Researchers warned that the level of chemicals used for flavored e-cigarettes could have been harmful and lead to respiratory problems.
The chemicals used to add an array of tastes to e-cigarettes – ranging from coffee to bubble gum – are often the same as those used in food and confectionery, and are therefore marketed as safe by manufacturers.
Oregon researchers at Portland State University, claimed, that this safety corresponds to eating, nevertheless not inhalation.
The team is examining 30 different products and set out to determine the type and level of chemicals used in both disposable and refill bottles.
Aldehydes are recognized to be primary respiratory irritants and there were six out of 24 compounds identified.
Vapors are exposed as twice as the recommended limit of Benz aldehyde and vanillin, if consumed at a rate of about 5ml per day, a usually used volume.
Added by the researchers, “toxic abjection products may be produced by the reaction of the flavor chemicals at the high temperatures present during vaping.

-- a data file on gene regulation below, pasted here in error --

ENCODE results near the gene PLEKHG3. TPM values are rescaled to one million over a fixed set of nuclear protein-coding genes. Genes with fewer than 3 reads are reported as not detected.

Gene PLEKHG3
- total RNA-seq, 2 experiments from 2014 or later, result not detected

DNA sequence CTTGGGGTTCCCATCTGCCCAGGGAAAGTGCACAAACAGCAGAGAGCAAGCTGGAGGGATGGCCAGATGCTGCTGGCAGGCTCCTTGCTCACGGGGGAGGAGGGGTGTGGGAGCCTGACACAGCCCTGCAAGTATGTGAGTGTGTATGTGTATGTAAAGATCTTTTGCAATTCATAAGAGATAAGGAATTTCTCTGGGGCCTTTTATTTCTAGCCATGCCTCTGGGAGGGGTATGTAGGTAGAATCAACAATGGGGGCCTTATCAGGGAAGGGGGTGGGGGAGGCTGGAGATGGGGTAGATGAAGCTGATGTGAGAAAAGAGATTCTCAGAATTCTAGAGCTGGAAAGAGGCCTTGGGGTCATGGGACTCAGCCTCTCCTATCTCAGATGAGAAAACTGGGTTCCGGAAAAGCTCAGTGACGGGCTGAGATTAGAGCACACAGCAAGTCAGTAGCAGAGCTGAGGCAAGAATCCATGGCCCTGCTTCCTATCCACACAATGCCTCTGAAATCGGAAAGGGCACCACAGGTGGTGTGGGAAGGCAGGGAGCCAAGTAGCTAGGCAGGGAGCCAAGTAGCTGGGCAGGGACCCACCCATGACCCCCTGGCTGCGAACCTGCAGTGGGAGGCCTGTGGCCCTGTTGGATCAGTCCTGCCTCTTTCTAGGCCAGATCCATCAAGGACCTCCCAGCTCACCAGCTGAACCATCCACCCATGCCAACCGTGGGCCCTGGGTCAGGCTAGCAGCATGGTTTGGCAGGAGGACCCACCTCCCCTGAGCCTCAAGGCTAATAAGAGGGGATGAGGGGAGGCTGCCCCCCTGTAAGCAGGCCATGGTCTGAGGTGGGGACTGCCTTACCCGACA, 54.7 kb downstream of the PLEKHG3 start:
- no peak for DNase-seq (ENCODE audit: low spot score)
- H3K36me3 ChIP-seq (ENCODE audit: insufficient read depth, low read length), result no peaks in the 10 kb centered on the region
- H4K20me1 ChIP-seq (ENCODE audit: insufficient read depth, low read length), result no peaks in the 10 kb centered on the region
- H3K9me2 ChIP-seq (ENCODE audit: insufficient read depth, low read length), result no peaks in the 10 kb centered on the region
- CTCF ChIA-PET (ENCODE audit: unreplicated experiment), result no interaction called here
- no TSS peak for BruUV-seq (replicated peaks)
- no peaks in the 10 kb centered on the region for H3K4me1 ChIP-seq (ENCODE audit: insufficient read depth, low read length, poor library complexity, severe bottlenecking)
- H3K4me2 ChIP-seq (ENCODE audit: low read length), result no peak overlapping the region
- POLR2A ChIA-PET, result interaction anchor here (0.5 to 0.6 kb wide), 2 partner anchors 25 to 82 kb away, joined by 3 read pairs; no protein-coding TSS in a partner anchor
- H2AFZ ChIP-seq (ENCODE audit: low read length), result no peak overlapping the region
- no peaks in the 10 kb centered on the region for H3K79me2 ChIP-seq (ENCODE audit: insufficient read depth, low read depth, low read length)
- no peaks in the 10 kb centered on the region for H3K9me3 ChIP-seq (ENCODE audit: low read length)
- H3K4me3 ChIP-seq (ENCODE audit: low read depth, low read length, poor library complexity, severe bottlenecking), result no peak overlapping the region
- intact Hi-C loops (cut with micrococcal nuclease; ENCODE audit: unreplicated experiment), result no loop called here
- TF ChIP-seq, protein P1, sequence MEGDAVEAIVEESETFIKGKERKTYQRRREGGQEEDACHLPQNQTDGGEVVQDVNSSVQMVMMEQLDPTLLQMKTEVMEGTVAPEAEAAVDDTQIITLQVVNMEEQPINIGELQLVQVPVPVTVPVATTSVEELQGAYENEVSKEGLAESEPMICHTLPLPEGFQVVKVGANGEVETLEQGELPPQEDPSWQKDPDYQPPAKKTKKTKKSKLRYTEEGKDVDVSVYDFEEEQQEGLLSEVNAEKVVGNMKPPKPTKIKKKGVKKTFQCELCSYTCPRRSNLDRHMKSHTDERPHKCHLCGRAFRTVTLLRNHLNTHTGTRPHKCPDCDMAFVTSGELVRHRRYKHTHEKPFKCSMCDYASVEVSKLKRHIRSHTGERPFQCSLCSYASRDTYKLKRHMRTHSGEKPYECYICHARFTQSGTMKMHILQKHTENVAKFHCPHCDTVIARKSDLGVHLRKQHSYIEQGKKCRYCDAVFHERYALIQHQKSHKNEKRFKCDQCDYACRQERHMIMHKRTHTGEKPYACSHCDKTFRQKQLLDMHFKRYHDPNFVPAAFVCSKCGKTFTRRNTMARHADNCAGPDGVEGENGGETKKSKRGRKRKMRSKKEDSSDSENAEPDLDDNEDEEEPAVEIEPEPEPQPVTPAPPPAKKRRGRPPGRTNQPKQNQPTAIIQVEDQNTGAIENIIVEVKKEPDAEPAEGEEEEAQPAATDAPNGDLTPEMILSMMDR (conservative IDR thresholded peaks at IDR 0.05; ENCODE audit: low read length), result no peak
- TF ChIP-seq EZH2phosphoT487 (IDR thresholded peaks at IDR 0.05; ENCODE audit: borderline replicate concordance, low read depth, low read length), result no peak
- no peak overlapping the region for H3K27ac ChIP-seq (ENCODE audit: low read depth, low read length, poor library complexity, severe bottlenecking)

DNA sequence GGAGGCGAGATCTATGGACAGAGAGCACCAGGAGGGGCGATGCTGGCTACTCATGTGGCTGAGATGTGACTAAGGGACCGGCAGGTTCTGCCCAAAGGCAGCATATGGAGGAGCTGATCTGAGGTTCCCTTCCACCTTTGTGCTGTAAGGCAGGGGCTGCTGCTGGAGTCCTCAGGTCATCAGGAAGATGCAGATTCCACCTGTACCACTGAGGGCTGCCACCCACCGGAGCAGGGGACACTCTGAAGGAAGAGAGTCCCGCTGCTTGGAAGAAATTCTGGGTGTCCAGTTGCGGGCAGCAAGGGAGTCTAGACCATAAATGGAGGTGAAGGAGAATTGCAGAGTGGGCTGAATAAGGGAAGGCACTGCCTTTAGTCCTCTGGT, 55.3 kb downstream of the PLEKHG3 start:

Speaking in the journal Tobacco Control, which promulgated the report, researchers admitted their sample “plays a fraction of the e-cigarette products on the market”, but added: “The results obtained are likely to be the same to what a broad survey would have exposed, and in any instance, propose that very high levels of some flavor chemicals are undoubtedly present in a great number of the thousands of products currently available.”
Although is known little the possible long-term health consequences of vaping, however e-cigarette market is rapidly expanding , both in the UK and the US.
“Regulations are needed,” researchers added. “These should include a compulsory element listing, limiting the levels of sure flavorings, and limiting total permissible levels of flavorings, particularly as there is some pertain that flavored products might make e-cigarettes more attractive to young people.”